Petty officer third class Katherine Degg is a gunner’s mate aboard the guided-missile destroyer operating out of Pearl Harbor, Hawaii.
A Navy gunner’s mate is responsible for performing maintenance and providing upkeep with munitions onboard.
“’Always be kind and have manners no matter how rude someone is to you’ has carried me far in life and in the military,” said Degg.
More than 300 sailors serve aboard the ship, and their jobs are highly specialized, requiring dedication and skill, according to Navy officials. The jobs range from maintaining engines to handling weaponry along with a multitude of other assignment that keep the ship mission-ready at all times.
Fast, maneuverable, and technically advanced, destroyers provide credible combat power, at and from the sea.
“Our sailors in Pearl Harbor are doing an excellent job at warfighting and supporting the warfighter,” said Cmdr. Hurd, chief staff officer, Joint Base Pearl Harbor-Hickam. “Historically, Pearl Harbor is a symbolic base of sacrifice and resiliency. Today, on every Navy ship and shore facility’s flag pole, the First Navy Jack, ‘Don’t Tread on Me,’ flies reminding sailors to move forward and build on the history and legacy of this country and the U.S. Navy.”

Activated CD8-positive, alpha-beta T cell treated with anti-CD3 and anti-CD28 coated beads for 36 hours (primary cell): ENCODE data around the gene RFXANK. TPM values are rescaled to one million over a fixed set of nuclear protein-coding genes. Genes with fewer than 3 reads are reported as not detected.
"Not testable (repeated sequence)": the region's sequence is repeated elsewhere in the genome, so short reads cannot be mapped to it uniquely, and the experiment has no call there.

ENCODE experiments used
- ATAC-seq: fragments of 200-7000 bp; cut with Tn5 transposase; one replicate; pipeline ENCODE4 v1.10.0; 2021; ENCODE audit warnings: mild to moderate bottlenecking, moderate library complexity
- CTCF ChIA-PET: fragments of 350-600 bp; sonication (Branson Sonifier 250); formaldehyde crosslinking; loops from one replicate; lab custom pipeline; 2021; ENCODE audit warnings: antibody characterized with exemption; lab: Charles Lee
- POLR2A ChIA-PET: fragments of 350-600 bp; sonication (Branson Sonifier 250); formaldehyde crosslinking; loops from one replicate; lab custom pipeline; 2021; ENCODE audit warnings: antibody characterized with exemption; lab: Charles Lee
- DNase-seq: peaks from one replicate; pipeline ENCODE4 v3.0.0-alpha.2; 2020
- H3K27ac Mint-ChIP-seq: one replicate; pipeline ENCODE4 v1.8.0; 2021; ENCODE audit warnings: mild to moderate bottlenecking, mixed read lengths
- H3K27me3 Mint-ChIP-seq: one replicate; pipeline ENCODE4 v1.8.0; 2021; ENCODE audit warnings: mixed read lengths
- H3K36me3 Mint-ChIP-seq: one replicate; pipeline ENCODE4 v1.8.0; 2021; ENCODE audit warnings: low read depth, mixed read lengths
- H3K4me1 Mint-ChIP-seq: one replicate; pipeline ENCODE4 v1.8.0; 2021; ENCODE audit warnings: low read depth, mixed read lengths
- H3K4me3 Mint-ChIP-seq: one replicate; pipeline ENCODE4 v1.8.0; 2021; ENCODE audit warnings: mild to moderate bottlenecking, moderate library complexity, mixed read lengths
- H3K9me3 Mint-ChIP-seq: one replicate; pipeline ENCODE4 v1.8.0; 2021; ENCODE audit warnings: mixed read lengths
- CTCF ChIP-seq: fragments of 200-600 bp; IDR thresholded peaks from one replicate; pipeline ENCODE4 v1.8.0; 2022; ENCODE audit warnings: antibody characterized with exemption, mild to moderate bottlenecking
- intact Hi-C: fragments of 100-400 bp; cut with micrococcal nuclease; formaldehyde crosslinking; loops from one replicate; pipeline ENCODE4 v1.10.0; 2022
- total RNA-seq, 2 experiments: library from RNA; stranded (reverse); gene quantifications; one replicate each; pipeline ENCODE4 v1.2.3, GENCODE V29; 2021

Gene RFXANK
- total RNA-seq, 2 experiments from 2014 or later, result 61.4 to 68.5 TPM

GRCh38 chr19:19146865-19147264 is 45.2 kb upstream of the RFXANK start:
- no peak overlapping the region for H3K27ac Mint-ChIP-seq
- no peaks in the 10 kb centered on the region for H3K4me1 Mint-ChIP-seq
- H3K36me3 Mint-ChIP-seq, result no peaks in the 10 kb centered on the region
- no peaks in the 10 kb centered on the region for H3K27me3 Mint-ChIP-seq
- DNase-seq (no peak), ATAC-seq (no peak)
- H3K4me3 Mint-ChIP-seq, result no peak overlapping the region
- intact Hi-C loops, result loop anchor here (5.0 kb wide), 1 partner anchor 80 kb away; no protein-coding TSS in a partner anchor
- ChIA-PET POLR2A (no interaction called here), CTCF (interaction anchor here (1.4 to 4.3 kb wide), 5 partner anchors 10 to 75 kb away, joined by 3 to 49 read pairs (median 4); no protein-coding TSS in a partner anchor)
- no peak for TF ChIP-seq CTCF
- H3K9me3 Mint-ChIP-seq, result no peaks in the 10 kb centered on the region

Navy guided-missile destroyers are multi-mission ships that can operate independently or as part of a larger group of ships at sea, Navy officials explained. They are equipped with tomahawk missiles, torpedoes, guns and a phalanx close-in weapons system.
Challenging living conditions build strong fellowship among the crew. The crew is motivated, and can quickly adapt to changing conditions. It is a busy life of specialized work, watches and drills. Serving aboard a guided-missile destroyer instills accountability and toughness and fosters initiative and integrity.
Serving in the Navy is a continuing tradition of military service for Degg, who has military ties with family members who have previously served. Degg is honored to carry on that family tradition.
“My Papaw was in the Navy and a big influence on my joining,” said Degg.
Degg is also proud of earning a Navy Achievement Medal in 2018 for being the leading maintenance person for many hours of maintenance.
As a member of one of the U.S. Navy’s most relied-upon assets, Degg and other sailors know they are part of a legacy that will last beyond their lifetimes providing the Navy the nation needs.
“I don’t think about what it means to serve the Navy; I just do my job,” added Degg.